All Our Yesterdays 11
by Harry Warner Jr.


It would be hard to find a fan organisation with a more turbulent history than the National Fantasy Fan Federation. It has been afflicted from its earliest days with every manner of wild schemes, fizzled prospects, resigning officers, attempts to gain control by cliques, criticism from other sections of fandom, and similar turbulence. The turnover in membership has been so great that barely any present members can remember what went on in the NFFF’s earliest days — Ackerman and Evans are the only people who have really been active in it right straight through, from beginning to the present time.

The NFFF was organised in 1941, and the first year’s issues of its official organ provide rather odd reading matter these days. The official organ was called Bonfire in those days. The word had no significance, but someone adopted it because it had a vague resemblance to the initials in the official title: Bulletin Of The National Fantasy Fan Federation. The third issue included the first constitution of the NFFF. Here’s what the constitution said that a prospective member was required to do before joining the NFFF:

1- Give proof of activity in the fan field, such as literary, artistic, or other journalistic work, attendance of conventions, active membership in fan organisations recognised by the NFFF etc. Further definition of activity shall be left to the discretion of the Advisory Board.

2- Secure the recommendation in writing of three incumbent members, residing in any three states.

3- Pass an examination testing the prospective member’s knowledge of science or fantasy fiction, and fandom. The grading of these tests and determination of the passing mark shall be left to the Advisory Board.

Probably the oddest thing about the early NFFF concepts was the plan to finance the organisation by a tax. It’s the only time to my knowledge in fandom’s history that a tax on activities was proposed. The more active you were, the more you were supposed to pay to the NFFF. Jack Speer, as chairman of the finance committee, explained the method in the fourth issue of Bonfire:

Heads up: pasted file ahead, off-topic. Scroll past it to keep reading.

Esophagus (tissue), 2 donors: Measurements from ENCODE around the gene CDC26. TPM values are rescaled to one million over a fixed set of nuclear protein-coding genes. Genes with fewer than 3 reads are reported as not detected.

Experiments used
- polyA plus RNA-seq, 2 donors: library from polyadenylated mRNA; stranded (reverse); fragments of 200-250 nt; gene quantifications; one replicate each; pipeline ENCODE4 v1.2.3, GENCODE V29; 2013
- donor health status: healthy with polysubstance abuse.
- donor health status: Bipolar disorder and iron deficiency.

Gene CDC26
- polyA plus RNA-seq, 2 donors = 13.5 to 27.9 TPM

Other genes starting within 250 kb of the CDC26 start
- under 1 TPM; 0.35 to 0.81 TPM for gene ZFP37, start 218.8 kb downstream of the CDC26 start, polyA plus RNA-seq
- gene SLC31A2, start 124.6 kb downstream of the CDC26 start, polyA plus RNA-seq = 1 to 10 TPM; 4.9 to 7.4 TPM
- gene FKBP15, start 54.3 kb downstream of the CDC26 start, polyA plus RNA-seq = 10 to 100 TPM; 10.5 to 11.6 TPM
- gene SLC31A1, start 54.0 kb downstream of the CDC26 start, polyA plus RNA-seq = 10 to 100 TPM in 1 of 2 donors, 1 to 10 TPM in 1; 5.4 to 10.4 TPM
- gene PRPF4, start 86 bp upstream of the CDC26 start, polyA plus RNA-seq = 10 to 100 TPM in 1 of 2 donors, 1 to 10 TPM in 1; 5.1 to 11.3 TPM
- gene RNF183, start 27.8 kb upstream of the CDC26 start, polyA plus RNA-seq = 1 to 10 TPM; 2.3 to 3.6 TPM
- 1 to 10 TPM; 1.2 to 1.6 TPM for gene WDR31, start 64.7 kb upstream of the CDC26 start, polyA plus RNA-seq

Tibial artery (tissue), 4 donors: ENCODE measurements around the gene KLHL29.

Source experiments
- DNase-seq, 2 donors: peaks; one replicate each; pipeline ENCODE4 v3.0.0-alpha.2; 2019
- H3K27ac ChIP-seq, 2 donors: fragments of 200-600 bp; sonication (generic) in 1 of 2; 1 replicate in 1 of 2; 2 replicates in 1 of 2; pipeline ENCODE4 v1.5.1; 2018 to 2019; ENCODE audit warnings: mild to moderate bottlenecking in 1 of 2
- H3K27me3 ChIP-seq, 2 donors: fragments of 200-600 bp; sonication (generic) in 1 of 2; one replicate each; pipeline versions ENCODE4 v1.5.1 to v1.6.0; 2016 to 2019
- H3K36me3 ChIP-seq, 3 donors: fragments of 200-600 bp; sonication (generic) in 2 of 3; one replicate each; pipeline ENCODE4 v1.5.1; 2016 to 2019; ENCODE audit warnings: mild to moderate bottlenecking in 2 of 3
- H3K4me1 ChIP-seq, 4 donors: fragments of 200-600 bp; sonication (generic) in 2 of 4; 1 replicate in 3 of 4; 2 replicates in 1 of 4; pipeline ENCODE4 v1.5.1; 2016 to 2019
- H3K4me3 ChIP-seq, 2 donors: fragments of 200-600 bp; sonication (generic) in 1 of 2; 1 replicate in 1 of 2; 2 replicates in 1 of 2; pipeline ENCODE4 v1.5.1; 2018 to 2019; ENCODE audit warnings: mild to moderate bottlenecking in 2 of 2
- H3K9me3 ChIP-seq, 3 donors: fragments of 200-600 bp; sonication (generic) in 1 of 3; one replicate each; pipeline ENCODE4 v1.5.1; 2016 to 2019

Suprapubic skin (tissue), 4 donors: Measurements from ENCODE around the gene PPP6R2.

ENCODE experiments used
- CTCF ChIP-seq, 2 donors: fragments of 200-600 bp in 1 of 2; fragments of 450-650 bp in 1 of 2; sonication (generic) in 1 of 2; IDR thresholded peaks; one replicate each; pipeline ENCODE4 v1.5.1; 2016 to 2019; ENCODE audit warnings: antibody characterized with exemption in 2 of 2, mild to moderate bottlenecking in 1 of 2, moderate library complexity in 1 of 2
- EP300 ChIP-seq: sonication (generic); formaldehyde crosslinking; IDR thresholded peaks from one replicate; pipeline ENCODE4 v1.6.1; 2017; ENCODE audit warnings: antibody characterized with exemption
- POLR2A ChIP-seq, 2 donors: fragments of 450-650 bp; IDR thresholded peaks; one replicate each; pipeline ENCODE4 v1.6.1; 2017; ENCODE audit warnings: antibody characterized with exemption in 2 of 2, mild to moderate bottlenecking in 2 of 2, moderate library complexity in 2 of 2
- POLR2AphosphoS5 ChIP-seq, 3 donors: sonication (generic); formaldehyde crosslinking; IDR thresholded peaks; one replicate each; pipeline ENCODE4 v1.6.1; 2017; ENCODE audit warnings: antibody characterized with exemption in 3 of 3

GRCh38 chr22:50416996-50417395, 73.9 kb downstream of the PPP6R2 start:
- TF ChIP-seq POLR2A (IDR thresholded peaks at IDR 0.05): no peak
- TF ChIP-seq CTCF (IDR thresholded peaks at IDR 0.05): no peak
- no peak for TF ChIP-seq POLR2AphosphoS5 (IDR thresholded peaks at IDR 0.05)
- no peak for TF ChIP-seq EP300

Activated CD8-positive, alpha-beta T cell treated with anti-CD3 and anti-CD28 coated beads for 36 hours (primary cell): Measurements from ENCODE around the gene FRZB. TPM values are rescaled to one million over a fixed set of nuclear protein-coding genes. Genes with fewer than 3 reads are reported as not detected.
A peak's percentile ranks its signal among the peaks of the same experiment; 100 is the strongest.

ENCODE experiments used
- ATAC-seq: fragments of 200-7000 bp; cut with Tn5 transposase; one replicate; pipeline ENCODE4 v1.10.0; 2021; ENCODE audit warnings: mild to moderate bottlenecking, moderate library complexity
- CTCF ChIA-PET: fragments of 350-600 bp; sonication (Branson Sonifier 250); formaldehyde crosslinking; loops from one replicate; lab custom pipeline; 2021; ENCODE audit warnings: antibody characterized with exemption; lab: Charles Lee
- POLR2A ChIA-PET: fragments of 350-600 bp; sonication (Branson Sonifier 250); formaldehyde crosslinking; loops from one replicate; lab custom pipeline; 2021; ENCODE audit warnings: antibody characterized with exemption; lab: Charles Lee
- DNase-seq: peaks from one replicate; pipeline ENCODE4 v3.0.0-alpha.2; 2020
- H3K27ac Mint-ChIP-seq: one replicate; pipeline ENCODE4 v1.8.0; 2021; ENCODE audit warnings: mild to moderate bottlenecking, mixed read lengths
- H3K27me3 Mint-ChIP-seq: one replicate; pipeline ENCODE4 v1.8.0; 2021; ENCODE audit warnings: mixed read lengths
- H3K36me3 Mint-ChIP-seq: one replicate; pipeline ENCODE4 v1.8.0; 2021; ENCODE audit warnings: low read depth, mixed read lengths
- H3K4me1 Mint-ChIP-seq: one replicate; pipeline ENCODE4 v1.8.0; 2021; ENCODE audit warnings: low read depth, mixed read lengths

“It should be realised that somebody must pay, and the most active fans are the logical ones to do so. Fans are not in Fandom to help the other fellow: each one gets a great deal out of it personally, and has to pay something for his fun as it is. The Federation merely hikes the ante a bit, and it is supposed that it will in return increase the benefits derived from the hobby... Publishers of fan publications which sell for a price (gratis pubs, including purely FAPA, ones excepted) will each pay a given amount for each issue of their publication, regardless of size or price. Authors (including artists etc.) will pay in proportion to the quantity of fan material by them published within the period, regardless of what fan publication it appeared in (FAPA, subscription, or otherwise).”

Oddly enough, the officers of the NFFF were all opposed to this idea, but the membership itself, had voted for it, rather than a simple dues. Somewhere along the line it got forgotten.

When the organisation was approaching its first birthday, it had acquired a staggering amount of complexities. There must have been three committees for each member, and the job of keeping membership status straight was enough to require nearly the full energies of the organisation. The sixth issue of the official organ lists exactly 13 different membership categories, in each of which, one or more members fell, depending on how much assessment-paying, voting, and other things they had done. Just to keep an eye open for the future, there were also 23 other possible membership categories available for the future.